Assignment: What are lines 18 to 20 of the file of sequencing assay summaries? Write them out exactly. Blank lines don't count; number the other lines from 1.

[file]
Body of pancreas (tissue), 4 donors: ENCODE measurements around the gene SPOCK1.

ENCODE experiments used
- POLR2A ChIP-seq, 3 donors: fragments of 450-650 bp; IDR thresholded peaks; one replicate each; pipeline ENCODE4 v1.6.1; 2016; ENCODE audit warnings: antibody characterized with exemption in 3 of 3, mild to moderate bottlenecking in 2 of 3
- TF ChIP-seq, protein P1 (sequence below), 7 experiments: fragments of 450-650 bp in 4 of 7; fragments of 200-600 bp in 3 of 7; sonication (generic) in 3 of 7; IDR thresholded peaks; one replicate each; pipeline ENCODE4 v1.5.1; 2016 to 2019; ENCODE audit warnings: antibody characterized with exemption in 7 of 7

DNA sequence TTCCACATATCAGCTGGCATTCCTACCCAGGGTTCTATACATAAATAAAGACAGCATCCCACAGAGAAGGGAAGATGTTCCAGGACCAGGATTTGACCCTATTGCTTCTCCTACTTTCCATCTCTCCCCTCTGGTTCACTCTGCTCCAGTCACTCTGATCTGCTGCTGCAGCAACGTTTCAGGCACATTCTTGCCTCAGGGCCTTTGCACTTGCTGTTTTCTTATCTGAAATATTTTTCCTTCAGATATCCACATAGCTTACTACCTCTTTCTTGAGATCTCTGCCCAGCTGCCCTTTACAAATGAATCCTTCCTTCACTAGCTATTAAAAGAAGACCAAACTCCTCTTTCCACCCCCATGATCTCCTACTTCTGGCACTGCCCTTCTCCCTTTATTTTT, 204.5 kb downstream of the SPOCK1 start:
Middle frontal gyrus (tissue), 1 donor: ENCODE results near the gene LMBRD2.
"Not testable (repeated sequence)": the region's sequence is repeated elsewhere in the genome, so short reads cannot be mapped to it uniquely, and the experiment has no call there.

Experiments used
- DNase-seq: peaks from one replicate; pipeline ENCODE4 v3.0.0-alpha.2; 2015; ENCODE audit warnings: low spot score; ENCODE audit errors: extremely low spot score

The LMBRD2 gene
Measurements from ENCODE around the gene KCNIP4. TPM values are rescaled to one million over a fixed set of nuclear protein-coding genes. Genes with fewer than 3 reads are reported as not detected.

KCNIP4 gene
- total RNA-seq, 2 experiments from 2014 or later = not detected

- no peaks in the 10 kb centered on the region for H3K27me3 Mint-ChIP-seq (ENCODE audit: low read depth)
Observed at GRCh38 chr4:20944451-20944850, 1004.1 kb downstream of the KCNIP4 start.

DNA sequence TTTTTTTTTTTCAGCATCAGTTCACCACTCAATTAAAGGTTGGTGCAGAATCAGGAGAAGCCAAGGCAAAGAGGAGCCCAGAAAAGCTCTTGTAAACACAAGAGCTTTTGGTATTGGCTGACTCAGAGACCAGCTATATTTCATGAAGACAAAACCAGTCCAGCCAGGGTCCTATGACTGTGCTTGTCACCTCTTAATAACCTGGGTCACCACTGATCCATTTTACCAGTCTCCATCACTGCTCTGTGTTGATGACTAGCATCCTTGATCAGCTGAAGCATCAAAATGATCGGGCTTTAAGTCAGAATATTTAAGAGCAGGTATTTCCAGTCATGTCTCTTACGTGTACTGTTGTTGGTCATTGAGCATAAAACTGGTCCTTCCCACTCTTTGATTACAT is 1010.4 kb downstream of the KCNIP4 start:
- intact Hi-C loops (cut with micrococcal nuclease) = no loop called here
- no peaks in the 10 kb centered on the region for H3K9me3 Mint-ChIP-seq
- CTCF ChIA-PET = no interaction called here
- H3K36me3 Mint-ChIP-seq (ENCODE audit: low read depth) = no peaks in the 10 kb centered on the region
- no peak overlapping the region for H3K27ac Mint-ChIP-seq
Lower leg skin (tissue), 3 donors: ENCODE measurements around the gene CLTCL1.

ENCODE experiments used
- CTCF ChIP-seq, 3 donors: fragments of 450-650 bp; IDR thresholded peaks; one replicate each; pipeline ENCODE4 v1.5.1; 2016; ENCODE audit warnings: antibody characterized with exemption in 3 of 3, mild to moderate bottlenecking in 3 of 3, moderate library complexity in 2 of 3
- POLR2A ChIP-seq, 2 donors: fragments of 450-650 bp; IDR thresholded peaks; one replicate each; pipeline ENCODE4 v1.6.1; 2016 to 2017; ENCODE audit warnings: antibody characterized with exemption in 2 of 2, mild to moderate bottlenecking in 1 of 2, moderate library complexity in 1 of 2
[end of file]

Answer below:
- no peaks in the 10 kb centered on the region for H3K9me3 Mint-ChIP-seq
- CTCF ChIA-PET = no interaction called here
- H3K36me3 Mint-ChIP-seq (ENCODE audit: low read depth) = no peaks in the 10 kb centered on the region